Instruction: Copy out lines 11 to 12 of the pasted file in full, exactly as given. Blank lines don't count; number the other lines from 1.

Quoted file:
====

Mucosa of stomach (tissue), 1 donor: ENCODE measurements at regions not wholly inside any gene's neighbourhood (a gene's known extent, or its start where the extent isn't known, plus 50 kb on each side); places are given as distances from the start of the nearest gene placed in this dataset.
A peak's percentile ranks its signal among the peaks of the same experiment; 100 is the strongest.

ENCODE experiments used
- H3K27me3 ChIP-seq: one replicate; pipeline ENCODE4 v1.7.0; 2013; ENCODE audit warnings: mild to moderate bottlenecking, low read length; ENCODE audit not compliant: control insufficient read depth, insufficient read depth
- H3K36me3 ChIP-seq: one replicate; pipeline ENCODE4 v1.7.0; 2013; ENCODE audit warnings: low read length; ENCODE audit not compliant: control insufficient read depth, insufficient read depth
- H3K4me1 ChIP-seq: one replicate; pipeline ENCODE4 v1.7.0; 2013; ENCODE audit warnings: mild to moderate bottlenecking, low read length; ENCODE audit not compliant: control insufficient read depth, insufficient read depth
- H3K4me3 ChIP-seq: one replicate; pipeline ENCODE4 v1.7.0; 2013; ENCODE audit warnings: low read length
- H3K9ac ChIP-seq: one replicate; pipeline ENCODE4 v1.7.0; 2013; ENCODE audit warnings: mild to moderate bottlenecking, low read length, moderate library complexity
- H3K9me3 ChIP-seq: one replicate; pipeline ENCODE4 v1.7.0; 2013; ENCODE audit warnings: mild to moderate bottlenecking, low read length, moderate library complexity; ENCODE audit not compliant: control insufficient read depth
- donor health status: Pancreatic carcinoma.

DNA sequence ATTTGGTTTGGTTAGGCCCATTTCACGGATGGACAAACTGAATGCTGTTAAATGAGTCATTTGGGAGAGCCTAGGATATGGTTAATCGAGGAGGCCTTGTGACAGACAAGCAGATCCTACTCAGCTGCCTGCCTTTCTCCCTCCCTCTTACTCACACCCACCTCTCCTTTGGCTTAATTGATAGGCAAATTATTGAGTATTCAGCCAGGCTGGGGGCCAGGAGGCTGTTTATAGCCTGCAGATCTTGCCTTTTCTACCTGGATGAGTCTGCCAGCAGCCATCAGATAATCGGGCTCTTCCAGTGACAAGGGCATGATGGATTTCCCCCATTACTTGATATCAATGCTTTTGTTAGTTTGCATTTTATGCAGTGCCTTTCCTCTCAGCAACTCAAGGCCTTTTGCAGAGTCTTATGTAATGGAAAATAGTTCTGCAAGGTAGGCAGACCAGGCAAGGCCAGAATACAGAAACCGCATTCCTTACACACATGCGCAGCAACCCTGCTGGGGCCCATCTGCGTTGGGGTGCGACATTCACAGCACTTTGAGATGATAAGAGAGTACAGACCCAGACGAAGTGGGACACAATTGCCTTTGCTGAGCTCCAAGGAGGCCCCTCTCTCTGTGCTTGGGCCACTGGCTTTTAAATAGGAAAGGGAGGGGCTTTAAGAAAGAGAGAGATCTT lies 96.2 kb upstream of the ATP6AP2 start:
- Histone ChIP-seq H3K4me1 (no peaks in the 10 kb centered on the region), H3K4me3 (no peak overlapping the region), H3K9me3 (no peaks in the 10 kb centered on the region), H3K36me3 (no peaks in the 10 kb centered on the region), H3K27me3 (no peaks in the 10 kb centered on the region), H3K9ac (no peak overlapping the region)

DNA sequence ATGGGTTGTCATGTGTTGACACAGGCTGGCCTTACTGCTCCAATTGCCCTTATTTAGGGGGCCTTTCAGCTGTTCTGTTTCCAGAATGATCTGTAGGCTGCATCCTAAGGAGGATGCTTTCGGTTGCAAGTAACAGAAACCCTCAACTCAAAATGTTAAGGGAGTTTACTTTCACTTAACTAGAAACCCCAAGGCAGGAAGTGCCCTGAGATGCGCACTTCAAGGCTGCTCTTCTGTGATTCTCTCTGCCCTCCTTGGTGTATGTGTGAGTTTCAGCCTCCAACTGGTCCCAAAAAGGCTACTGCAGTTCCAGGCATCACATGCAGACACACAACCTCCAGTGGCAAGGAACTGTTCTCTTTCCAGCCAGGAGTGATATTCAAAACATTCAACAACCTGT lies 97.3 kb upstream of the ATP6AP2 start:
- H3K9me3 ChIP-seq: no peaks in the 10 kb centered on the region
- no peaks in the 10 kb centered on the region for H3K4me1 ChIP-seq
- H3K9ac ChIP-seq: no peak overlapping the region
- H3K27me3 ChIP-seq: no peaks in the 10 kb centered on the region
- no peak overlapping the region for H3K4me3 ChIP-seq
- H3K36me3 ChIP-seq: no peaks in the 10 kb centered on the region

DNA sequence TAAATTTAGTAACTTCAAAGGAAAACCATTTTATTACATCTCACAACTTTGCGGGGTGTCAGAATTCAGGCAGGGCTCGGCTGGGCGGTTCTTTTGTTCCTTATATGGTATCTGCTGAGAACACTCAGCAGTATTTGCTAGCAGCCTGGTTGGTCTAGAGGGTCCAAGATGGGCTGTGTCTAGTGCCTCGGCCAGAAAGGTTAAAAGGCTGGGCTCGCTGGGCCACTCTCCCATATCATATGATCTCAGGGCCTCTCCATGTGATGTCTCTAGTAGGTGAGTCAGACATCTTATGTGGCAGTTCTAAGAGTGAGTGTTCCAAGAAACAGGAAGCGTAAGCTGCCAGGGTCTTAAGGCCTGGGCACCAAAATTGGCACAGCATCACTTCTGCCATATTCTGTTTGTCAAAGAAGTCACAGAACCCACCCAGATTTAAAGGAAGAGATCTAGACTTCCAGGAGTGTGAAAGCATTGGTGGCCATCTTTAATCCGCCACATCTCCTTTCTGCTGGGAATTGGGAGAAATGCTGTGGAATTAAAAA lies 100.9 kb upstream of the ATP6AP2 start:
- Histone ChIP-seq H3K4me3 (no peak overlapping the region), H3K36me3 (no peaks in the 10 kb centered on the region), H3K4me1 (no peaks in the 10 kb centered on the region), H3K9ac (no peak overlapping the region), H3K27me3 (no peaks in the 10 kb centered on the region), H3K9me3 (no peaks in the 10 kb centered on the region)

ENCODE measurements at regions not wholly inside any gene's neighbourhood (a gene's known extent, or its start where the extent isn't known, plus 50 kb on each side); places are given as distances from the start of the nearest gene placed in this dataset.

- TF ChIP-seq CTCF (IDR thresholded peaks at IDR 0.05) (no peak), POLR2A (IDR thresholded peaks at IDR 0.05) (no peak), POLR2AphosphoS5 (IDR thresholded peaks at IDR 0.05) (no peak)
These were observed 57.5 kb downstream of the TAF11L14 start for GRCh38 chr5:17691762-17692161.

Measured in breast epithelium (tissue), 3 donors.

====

DNA sequence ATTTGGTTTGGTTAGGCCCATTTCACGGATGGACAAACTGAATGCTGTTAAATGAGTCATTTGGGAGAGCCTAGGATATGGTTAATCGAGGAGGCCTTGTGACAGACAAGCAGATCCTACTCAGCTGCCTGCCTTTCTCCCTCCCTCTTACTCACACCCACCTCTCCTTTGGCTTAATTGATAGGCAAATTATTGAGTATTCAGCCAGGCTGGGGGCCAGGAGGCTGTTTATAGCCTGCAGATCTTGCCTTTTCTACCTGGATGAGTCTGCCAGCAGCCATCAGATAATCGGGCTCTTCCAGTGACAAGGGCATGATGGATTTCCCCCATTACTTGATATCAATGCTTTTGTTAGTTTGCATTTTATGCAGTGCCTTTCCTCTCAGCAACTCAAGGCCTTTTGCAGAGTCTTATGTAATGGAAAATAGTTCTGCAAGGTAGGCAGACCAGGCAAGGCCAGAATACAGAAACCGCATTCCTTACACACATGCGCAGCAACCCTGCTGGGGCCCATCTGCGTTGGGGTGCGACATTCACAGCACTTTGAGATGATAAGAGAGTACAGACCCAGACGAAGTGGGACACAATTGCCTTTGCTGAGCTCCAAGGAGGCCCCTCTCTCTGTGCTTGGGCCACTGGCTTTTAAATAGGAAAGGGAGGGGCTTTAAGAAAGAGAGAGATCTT lies 96.2 kb upstream of the ATP6AP2 start:
- Histone ChIP-seq H3K4me1 (no peaks in the 10 kb centered on the region), H3K4me3 (no peak overlapping the region), H3K9me3 (no peaks in the 10 kb centered on the region), H3K36me3 (no peaks in the 10 kb centered on the region), H3K27me3 (no peaks in the 10 kb centered on the region), H3K9ac (no peak overlapping the region)